With Nvidia and Cisco reporting results, there's been some good news on the chip and networking front this week. And helped by a successful debt offering in Italy, which eased global economic concerns, the earnings helped fuel a rise in IT vendors' shares as the week ended.
Economic worries and potential supply-chain disruption from floods in Thailand continue to weigh heavily on the IT sector, however.
After the market closed Thursday, Nvidia reported that for the quarter ending Oct. 30, net income was US$178.3 million, more than twice as much as a year earlier. Excluding one-time items, net income per share of $0.35 was $0.08 higher then expectations of analysts polled by Thomson Reuters. Sales increased a healthy 26 percent to $1.07 billion, a hair under analyst estimates for $1.06 billion.
'The Brains Behind Smartphones' Company watchers were generally pleased with the results.
"Nvidia is the brains behind many smartphones," noted analyst Jeff Kagan in email. "Nvidia looks like they are in the right place with their growing mobile computing business. It is the engine behind a young and growing revolution in the industry with smart phones, tablets and automotive information and entertainment systems."
Nevertheless, the solid profit report did not move analysts, most of whom have "hold" or "neutral" guidance for Nvidia shares, to change the overall stance on the company.
Canaccord Genuity analyst David Rovelli maintained his hold rating on the chip maker, as a result of potential weak PC demand and hard drive shortages going forward. "Shortages are poised to worsen beyond December and could negatively impact desktop production, an area of expected near term growth for the company," Rovelli wrote in a research note.
Thai Flooding Hardware shortages are largely expected due to floods in Thailand. The floods will have an impact on PCs through the first half of 2012,IDC said Thursday. With operations disrupted at more than a dozen hard disk drive (HDD) factories, damage to the industry is significant, IDC said.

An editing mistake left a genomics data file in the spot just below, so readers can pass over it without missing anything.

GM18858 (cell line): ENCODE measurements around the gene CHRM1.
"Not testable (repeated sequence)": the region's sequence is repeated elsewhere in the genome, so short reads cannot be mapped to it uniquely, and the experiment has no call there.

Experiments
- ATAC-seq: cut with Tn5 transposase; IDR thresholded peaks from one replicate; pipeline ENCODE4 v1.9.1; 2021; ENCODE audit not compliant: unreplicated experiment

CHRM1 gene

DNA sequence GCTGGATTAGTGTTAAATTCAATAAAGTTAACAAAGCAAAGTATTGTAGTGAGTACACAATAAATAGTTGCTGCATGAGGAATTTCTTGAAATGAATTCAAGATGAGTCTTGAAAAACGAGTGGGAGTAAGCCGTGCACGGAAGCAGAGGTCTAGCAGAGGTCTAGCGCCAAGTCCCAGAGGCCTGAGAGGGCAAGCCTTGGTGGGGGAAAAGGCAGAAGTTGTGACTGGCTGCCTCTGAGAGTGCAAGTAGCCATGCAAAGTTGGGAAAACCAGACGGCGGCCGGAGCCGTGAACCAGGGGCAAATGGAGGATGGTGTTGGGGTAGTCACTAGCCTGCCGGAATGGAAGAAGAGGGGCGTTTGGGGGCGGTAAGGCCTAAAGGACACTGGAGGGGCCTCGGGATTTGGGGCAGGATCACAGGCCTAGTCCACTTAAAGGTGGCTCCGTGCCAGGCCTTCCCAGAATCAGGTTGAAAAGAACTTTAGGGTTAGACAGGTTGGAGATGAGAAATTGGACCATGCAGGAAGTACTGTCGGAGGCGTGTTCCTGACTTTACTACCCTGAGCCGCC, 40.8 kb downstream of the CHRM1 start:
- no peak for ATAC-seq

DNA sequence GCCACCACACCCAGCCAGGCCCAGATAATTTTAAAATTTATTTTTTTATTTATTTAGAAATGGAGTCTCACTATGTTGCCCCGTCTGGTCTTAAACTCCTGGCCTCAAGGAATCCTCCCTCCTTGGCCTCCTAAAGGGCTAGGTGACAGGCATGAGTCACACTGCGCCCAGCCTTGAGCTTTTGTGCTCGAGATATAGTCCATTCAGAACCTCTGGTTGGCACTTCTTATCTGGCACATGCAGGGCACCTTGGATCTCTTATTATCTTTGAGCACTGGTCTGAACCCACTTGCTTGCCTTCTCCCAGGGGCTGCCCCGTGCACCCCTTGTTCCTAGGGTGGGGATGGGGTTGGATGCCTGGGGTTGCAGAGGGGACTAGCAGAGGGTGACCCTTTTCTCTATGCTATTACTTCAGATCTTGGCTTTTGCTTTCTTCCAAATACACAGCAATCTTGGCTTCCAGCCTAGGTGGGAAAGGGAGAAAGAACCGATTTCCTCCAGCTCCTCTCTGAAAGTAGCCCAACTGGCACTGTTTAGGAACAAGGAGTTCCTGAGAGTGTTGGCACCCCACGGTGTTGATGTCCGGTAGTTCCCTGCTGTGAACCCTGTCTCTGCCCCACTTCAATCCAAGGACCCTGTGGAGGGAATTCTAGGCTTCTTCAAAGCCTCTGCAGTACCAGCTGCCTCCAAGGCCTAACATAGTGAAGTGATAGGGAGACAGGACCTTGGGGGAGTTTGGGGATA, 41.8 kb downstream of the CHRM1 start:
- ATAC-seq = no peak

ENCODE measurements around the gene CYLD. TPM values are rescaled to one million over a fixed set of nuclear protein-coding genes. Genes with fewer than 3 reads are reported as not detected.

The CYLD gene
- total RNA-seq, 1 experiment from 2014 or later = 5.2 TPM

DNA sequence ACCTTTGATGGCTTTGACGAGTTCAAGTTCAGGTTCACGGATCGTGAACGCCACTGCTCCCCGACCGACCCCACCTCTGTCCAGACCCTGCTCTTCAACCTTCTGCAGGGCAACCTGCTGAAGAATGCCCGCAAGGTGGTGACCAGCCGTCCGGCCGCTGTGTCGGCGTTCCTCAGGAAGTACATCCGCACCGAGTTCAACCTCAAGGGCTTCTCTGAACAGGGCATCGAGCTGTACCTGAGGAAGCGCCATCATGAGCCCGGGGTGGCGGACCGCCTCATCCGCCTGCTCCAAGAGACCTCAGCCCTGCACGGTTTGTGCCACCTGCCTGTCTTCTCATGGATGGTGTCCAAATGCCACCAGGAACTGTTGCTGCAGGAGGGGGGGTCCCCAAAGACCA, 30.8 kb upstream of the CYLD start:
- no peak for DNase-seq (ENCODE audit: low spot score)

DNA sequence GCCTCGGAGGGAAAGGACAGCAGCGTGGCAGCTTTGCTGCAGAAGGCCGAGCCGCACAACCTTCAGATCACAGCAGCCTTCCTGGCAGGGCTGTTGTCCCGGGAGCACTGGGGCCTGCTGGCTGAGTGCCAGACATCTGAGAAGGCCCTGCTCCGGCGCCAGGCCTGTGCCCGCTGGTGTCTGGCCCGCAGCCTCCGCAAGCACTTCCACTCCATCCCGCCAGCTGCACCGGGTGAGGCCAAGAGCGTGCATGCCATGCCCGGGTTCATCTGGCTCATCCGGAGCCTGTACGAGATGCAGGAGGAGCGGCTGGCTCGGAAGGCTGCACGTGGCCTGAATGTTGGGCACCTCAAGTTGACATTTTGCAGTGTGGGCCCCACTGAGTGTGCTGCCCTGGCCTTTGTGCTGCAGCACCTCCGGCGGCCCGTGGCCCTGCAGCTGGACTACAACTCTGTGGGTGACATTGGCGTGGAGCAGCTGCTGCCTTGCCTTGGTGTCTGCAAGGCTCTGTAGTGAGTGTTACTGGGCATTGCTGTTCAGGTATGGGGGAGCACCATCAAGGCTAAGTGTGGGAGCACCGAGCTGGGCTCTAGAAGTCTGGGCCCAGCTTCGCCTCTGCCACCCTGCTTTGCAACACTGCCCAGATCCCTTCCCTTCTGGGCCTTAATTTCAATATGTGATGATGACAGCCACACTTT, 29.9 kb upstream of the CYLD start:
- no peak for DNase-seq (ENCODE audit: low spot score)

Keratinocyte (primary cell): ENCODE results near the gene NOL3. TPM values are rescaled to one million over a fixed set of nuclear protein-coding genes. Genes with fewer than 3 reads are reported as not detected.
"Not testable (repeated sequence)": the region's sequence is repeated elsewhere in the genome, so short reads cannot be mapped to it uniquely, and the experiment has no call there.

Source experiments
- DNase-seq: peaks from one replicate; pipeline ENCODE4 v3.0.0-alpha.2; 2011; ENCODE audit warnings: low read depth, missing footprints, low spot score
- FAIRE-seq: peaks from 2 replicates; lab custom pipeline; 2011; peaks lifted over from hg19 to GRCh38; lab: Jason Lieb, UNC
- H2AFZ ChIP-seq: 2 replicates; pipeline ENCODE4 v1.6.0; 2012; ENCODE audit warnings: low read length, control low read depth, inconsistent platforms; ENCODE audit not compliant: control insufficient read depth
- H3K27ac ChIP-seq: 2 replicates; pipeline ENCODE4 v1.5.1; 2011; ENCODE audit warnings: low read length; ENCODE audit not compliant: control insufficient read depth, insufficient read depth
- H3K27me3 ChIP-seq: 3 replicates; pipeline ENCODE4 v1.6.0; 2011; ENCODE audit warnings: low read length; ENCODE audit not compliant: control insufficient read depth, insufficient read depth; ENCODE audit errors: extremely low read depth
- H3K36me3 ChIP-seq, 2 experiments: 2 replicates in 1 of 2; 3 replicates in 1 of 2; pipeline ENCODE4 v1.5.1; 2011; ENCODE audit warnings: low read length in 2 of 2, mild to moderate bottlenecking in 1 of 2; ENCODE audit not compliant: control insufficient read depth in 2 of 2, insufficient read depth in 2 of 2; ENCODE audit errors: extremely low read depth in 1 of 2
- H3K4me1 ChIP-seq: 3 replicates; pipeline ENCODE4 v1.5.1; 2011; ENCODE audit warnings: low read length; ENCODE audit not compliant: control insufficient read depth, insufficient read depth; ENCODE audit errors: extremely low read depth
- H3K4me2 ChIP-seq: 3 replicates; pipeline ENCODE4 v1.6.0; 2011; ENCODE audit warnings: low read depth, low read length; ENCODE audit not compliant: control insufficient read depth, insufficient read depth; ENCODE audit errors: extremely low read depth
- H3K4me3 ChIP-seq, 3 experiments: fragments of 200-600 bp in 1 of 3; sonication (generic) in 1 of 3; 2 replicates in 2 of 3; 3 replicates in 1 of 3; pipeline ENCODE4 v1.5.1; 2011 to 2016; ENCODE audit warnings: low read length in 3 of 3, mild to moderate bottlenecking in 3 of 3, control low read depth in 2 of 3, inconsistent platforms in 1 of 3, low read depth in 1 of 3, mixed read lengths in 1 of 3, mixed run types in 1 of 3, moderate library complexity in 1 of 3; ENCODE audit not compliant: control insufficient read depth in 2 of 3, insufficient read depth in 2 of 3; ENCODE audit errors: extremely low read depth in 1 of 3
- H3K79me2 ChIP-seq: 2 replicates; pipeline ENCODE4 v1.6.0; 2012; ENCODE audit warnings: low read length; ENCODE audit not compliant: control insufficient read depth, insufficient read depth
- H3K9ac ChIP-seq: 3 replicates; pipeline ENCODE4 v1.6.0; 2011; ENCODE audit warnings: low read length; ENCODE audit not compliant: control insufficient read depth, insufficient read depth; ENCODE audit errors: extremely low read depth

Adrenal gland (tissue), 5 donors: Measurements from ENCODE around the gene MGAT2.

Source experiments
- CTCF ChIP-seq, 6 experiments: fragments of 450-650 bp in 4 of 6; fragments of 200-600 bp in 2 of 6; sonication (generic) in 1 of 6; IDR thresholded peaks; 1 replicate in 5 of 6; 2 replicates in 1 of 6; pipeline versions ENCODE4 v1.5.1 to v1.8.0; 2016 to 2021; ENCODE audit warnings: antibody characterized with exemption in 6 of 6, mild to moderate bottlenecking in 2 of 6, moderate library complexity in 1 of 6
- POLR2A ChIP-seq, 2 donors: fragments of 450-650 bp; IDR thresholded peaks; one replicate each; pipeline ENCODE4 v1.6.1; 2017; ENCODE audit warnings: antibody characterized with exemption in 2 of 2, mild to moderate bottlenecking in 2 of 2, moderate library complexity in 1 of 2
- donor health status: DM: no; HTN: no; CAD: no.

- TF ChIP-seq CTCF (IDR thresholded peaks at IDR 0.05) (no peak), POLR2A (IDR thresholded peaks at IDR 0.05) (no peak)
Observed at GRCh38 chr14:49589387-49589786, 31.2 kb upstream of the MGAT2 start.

In the first half of 2011, Thailand accounted for as much as 45 percent of worldwide HDD production. As of early November, nearly half of this capacity was directly impacted by the flooding, which could lead to worldwide shipments dropping by as much as 20 percent in the first quarter compared to previous projections, IDC said.
Hard-drive costs are also likely to rise, which will lead to an increase in PC prices as well, IDC said.
Nevertheless, Nvidia shares rose along with the markets Friday, jumping $0.15 to $14.60 in late-morning trading.
Meanwhile, soft corporate spending affected Cisco profit, which nevertheless managed to beat analysts forecasts as the company's new focus on streamlining operations appears to be paying off. Last quarter, Cisco said it would cut 16 percent of its workforce and reduce costs by $1 billion.
Cisco, considered an IT bellwether because its networking products are central to corporate IS operations, posted earnings of $2.3 billion, or $0.43 per share, for the three months ended Oct. 29. This was a decline from its year-earlier profit of $2.4 billion, or $0.42 per share. But revenue rose 4.7 percent year-over-year to $11.3 billion.
The results beat the forecasts of analysts surveyed by Thomson Reuters, who were looking for earnings of $0.39 a share and on sales revenue of $11.03 billion